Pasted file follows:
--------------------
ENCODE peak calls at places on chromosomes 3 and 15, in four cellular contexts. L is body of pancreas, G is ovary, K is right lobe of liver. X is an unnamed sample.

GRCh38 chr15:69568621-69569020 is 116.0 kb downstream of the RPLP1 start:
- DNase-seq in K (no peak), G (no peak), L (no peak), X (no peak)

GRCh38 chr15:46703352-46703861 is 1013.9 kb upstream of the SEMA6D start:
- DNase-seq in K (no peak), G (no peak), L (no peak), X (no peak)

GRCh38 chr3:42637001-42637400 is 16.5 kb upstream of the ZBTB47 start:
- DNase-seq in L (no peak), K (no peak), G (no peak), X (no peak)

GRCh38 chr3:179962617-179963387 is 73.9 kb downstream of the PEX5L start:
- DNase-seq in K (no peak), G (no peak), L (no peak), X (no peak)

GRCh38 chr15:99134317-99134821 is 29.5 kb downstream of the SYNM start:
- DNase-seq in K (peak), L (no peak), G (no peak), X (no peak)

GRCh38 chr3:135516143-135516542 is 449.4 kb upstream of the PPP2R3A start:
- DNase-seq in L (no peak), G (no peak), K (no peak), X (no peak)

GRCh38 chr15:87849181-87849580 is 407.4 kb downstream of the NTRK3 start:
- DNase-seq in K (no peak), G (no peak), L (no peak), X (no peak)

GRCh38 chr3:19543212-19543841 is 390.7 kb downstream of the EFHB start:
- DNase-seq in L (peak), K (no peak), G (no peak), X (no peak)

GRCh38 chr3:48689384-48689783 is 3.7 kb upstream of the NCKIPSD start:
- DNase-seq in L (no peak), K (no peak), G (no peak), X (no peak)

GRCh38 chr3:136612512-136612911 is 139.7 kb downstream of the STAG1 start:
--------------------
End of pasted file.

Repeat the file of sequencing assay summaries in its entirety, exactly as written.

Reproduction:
ENCODE peak calls at places on chromosomes 3 and 15, in four cellular contexts. L is body of pancreas, G is ovary, K is right lobe of liver. X is an unnamed sample.

GRCh38 chr15:69568621-69569020 is 116.0 kb downstream of the RPLP1 start:
- DNase-seq in K (no peak), G (no peak), L (no peak), X (no peak)

GRCh38 chr15:46703352-46703861 is 1013.9 kb upstream of the SEMA6D start:
- DNase-seq in K (no peak), G (no peak), L (no peak), X (no peak)

GRCh38 chr3:42637001-42637400 is 16.5 kb upstream of the ZBTB47 start:
- DNase-seq in L (no peak), K (no peak), G (no peak), X (no peak)

GRCh38 chr3:179962617-179963387 is 73.9 kb downstream of the PEX5L start:
- DNase-seq in K (no peak), G (no peak), L (no peak), X (no peak)

GRCh38 chr15:99134317-99134821 is 29.5 kb downstream of the SYNM start:
- DNase-seq in K (peak), L (no peak), G (no peak), X (no peak)

GRCh38 chr3:135516143-135516542 is 449.4 kb upstream of the PPP2R3A start:
- DNase-seq in L (no peak), G (no peak), K (no peak), X (no peak)

GRCh38 chr15:87849181-87849580 is 407.4 kb downstream of the NTRK3 start:
- DNase-seq in K (no peak), G (no peak), L (no peak), X (no peak)

GRCh38 chr3:19543212-19543841 is 390.7 kb downstream of the EFHB start:
- DNase-seq in L (peak), K (no peak), G (no peak), X (no peak)

GRCh38 chr3:48689384-48689783 is 3.7 kb upstream of the NCKIPSD start:
- DNase-seq in L (no peak), K (no peak), G (no peak), X (no peak)

GRCh38 chr3:136612512-136612911 is 139.7 kb downstream of the STAG1 start: